What kind of artefact is the lived body?

I found the description of the theme of this conference and the questions raised to be thought provoking and worth sharing:

Practices and their Bodies. What Kind of Artefact is the Lived Body?

  • Transdisciplinary Conference, April 25th-27th 2013, University of Mainz (Germany)
  • Keynote Speakers (confirmed): Chris Shilling (University of Kent), Annemarie Mol (University of Amsterdam), Paul Stoller (West Chester University), Gesa Lindemann (University of Oldenburg) und Martin Dinges (University of Mannheim).

The human body as the subject of research still sits very firmly in the grasp of the natural sciences. Nevertheless, cultural studies and social sciences have put forward two fundamental insights on the body vis-à-vis established biomedical knowledge. Firstly, both anthropological and phenomenological approaches have delved into the inner perspective of our inhabited bodies by viewing the ‘lived body’  as the foundation of all cognition and as the fundamental site of sensory perception, personality, and subjectivity. Secondly, ethnological and historical semantic studies have shed light on the extreme variability of ‘the body’ subject to societal knowledge regimes. Human bodies span an infinite plurality of cultural classifications and historical discourses – a bundle of linguistic categories, medical imaging, interpretation and explanation patterns. Our natural scientific knowledge of the body is part of historically and culturally specific ethnosemantics.

This conference proposes a third fundamental sociocultural way of viewing the body, namely as a component of material culture. In recent years the term practices has oftentimes been used to express this perspective – a conception of human action and behaviour that places controlled bodily movement at the centre of social life. As a part of material culture the body is without doubt an artefact. It has limited capabilities, is practically shaped by food, medicine, and socialisation, and wears out through practical use. However, it is a special material thing: it can learn, i.e., through usage it is materially (re)shaped, disciplined, and is impregnated with habits, and it can specialise in body techniques: instrumental music, handicraft, sports, martial arts, and sex, to just name a handful of such specialisation possibilities.

However, as part of material culture the body has another specific quality: it is the fundamental and, even in the age of technological telecommunication, the inescapable medium of communicative practices. This holds true for its everyday use in linguistic communication – for speaking and hearing, reading and writing – and for the unstoppable display of visual signs through gestures, facial expressions, and clothing, by means of which bodies are constantly depicting cultural differences (e.g. gender, ethnicity, or status). Moreover, this applies for the body in professionalised cultural practices – e.g., pantomime, acting, and dance – and for the specific interconnection of disciplined bodies with telecommunication artefacts.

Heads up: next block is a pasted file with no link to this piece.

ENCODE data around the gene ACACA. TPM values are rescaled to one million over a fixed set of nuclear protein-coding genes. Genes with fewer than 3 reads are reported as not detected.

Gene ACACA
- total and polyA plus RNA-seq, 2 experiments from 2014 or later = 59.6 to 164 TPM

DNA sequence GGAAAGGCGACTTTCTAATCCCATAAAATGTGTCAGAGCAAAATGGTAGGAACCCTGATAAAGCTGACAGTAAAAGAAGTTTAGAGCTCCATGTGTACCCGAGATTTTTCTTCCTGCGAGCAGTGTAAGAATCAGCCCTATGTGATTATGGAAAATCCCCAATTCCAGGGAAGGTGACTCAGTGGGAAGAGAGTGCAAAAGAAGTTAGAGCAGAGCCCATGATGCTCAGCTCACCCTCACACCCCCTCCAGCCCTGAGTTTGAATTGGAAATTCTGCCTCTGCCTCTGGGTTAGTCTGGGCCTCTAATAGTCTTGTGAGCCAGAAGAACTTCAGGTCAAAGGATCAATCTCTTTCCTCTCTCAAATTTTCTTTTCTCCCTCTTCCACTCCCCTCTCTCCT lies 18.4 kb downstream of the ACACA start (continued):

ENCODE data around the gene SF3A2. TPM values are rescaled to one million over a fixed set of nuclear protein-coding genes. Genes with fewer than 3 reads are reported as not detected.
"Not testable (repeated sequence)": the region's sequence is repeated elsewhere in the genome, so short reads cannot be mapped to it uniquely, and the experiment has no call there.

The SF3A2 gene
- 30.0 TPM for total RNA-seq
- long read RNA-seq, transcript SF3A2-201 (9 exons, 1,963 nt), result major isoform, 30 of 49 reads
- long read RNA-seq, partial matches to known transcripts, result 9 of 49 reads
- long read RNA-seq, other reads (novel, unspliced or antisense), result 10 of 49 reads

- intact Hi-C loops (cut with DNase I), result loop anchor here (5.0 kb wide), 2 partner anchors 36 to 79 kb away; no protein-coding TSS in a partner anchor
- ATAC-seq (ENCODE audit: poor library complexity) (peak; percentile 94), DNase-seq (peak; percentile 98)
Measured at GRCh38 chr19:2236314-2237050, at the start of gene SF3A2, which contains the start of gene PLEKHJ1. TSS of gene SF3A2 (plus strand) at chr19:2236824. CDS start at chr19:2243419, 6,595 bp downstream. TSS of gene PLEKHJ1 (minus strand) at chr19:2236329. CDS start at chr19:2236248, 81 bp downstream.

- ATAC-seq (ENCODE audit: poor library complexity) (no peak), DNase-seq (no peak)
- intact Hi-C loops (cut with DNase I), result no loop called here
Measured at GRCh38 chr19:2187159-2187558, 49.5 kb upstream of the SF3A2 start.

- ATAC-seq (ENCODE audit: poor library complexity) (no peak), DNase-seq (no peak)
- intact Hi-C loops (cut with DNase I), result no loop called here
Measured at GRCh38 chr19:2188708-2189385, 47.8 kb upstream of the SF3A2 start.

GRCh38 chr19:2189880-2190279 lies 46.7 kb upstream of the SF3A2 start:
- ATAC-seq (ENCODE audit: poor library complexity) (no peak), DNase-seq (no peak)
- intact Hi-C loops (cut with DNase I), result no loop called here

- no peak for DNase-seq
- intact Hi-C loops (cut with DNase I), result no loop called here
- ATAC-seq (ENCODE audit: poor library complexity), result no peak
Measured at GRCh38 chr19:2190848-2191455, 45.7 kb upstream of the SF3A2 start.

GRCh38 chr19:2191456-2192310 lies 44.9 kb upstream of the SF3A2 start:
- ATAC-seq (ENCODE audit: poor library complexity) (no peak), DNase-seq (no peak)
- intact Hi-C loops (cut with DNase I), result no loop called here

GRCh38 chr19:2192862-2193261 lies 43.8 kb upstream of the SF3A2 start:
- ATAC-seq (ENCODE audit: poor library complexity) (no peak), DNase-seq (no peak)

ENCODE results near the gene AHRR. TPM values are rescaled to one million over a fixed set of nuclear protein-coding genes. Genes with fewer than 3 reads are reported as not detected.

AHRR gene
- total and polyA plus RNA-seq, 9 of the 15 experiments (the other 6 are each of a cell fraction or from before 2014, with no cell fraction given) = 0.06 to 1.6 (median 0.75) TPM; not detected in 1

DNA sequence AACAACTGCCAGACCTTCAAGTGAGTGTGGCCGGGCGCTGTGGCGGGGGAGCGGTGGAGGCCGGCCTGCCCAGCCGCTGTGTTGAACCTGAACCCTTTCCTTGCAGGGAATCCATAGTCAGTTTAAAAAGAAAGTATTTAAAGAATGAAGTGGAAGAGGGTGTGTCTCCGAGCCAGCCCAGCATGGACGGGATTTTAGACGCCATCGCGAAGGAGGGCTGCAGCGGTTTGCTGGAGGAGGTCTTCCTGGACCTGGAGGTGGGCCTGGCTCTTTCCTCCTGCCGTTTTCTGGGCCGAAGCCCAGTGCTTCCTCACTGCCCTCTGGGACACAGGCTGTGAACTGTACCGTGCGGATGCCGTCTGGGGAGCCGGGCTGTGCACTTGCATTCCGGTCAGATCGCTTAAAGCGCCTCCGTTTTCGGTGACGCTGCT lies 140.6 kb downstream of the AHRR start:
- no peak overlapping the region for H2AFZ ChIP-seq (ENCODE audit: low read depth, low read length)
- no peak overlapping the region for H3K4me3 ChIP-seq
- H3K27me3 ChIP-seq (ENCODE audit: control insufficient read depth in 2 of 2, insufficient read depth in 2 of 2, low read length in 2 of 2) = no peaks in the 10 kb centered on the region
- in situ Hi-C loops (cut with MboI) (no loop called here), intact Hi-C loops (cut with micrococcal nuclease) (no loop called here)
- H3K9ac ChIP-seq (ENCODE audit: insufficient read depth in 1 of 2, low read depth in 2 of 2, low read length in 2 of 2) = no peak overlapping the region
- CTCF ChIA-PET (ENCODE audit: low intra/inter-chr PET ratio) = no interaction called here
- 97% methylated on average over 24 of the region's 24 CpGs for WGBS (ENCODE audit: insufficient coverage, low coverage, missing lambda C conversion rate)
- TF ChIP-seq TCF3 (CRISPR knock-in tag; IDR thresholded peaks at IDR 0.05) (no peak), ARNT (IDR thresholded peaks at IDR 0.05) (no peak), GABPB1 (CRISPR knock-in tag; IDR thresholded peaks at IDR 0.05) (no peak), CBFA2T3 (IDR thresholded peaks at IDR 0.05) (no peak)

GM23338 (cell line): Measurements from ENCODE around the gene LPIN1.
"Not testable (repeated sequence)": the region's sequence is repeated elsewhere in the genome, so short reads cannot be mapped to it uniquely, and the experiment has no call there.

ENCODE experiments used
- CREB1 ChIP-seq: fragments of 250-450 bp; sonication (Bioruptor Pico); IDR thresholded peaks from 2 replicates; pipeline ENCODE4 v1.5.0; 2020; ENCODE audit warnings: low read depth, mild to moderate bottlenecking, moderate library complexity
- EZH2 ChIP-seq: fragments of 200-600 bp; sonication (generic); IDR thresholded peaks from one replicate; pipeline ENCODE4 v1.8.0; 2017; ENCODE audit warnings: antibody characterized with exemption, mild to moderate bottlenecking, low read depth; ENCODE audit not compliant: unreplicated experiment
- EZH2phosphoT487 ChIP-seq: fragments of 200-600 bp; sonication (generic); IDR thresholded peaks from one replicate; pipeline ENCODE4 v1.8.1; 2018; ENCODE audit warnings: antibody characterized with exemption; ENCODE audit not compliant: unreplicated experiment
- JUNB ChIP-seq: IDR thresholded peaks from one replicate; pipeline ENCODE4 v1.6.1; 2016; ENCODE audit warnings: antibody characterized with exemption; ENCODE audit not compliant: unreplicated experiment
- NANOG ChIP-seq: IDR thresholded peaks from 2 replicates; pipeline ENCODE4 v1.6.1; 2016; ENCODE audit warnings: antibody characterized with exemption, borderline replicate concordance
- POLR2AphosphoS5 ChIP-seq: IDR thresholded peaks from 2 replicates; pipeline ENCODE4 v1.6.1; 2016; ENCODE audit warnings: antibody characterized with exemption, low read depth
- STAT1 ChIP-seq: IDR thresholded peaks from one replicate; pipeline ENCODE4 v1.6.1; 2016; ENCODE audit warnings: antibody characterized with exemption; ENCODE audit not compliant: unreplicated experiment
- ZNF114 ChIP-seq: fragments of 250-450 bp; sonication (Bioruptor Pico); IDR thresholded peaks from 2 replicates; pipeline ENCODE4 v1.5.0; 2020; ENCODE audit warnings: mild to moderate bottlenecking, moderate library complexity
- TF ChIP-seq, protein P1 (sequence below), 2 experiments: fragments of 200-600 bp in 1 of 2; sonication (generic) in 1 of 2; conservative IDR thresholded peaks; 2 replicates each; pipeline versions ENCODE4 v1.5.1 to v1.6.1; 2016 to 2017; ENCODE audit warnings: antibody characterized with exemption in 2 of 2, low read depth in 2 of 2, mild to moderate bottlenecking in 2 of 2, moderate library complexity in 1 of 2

The conference aims to consolidate contributions of diverse disciplines (e.g., sociology, history, anthropology, cultural and media studies) in order to converge on possible answers to fundamental questions regarding a sociocultural view of the body. What kind of an artefact is the lived body? How many bodies does a human being have? Which language(s), images, and practices were and are used in pre-modern, modern, and post-modern times to evoke which bodies? What is the communication technological potential of bodies? How does the material body correspond to the perception of the lived body and of ‘mental’ activities? What are the variations that ‘marginal bodies’ bring to light: damaged, animal, dead, embryological, and engineered (cyborg) bodies? Furthermore, cultural studies and social sciences face a number of methodical challenges: How is it possible to capture such a mute object as the body empirically? In which sign systems does it present itself: do bodies ‘speak’ their own language? Is it possible to access culturally different and historical bodies of the past? What kind of descriptive language can be developed that is independent of biomedical ethnosemantics? And finally, how can we deal with the idiosyncratic bias in light of the fleshy mass in between the ends of our hair and toes that we show a portion of the front side of to each other at conferences?

  • Abstract submission (for papers of 20 min.): one page maximum until January 1st, 2013 to: symposium2013@socum.uni-mainz.de  The conference will be bilingual (English and German)
  • More information about the programme and registration will be presented on our conference homepage by February 1st, 2013: www.symposium2013.socum.uni-mainz.de
  • The conference is hosted by SOCUM, the Research Center of Social- and Cultural Studies Mainz, and the Research Unit Historical Cultural Sciences
  • Conference Organisation: Stefan Hirschauer (Sociology), Matthias
    Krings (Anthropology), Jörg Rogge (History)
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